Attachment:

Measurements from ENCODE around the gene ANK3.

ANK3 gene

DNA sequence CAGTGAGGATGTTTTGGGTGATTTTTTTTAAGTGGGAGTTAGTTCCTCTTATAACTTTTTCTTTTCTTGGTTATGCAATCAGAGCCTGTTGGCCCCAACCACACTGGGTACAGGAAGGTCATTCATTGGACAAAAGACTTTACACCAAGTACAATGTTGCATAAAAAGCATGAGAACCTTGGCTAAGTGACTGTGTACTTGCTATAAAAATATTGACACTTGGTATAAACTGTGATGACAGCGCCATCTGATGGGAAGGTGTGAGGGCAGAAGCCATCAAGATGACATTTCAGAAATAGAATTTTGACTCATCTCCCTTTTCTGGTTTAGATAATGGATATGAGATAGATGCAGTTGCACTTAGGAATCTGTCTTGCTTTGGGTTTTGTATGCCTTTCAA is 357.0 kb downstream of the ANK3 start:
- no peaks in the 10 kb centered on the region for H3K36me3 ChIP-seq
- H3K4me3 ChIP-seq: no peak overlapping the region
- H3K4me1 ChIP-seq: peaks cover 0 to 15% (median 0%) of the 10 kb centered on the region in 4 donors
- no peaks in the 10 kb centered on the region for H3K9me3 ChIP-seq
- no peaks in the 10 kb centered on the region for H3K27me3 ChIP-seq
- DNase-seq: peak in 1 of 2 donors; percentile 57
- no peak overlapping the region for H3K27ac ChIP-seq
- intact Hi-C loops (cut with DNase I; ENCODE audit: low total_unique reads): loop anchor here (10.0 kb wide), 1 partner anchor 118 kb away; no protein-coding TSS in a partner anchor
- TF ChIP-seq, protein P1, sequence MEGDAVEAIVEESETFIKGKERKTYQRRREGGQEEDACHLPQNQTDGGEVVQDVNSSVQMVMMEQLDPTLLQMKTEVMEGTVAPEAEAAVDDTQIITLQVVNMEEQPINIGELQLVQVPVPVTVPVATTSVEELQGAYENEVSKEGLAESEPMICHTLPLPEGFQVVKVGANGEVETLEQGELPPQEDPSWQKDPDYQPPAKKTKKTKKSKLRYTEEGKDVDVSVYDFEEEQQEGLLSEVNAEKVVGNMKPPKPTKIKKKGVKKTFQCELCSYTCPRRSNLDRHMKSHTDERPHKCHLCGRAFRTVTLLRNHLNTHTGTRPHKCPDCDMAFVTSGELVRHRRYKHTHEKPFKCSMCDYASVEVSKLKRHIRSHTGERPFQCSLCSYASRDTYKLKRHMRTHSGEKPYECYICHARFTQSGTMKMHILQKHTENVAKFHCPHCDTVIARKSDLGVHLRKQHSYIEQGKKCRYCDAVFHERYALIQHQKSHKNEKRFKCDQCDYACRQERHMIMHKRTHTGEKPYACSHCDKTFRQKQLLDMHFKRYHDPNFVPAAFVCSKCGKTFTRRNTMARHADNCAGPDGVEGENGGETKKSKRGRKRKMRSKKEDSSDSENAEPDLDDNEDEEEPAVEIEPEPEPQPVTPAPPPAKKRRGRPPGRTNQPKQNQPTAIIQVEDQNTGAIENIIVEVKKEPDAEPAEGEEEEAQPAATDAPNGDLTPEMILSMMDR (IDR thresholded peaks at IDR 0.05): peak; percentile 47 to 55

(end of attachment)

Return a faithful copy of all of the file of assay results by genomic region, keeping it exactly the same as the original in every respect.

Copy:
Measurements from ENCODE around the gene ANK3.

ANK3 gene

DNA sequence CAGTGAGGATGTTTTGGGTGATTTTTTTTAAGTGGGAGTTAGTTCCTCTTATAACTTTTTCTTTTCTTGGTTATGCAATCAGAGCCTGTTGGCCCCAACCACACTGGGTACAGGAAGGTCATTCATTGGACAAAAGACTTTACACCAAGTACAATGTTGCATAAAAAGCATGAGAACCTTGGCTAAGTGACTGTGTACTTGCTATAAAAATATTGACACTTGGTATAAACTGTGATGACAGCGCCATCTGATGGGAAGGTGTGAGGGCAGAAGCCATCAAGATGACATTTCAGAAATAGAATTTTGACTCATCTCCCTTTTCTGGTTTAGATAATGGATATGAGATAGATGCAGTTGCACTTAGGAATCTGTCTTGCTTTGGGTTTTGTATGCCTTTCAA is 357.0 kb downstream of the ANK3 start:
- no peaks in the 10 kb centered on the region for H3K36me3 ChIP-seq
- H3K4me3 ChIP-seq: no peak overlapping the region
- H3K4me1 ChIP-seq: peaks cover 0 to 15% (median 0%) of the 10 kb centered on the region in 4 donors
- no peaks in the 10 kb centered on the region for H3K9me3 ChIP-seq
- no peaks in the 10 kb centered on the region for H3K27me3 ChIP-seq
- DNase-seq: peak in 1 of 2 donors; percentile 57
- no peak overlapping the region for H3K27ac ChIP-seq
- intact Hi-C loops (cut with DNase I; ENCODE audit: low total_unique reads): loop anchor here (10.0 kb wide), 1 partner anchor 118 kb away; no protein-coding TSS in a partner anchor
- TF ChIP-seq, protein P1, sequence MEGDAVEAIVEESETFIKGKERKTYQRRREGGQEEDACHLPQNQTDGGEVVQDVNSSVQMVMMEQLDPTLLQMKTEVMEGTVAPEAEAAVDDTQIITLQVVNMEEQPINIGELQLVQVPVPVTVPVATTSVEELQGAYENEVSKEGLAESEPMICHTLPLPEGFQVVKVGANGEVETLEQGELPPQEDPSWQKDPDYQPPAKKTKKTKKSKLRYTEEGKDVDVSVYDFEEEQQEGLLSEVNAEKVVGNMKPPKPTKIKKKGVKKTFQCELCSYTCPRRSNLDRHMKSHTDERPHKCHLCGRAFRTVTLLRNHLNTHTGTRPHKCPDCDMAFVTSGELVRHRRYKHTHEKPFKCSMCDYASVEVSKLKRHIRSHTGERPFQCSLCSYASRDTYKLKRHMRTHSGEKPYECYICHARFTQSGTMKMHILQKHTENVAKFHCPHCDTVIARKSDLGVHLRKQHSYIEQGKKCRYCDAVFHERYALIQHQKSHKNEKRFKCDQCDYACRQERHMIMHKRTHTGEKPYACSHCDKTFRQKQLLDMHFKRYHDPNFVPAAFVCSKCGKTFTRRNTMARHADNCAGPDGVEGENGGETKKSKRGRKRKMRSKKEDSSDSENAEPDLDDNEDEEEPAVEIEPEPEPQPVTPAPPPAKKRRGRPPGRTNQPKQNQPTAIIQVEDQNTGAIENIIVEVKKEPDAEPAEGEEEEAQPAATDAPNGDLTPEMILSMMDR (IDR thresholded peaks at IDR 0.05): peak; percentile 47 to 55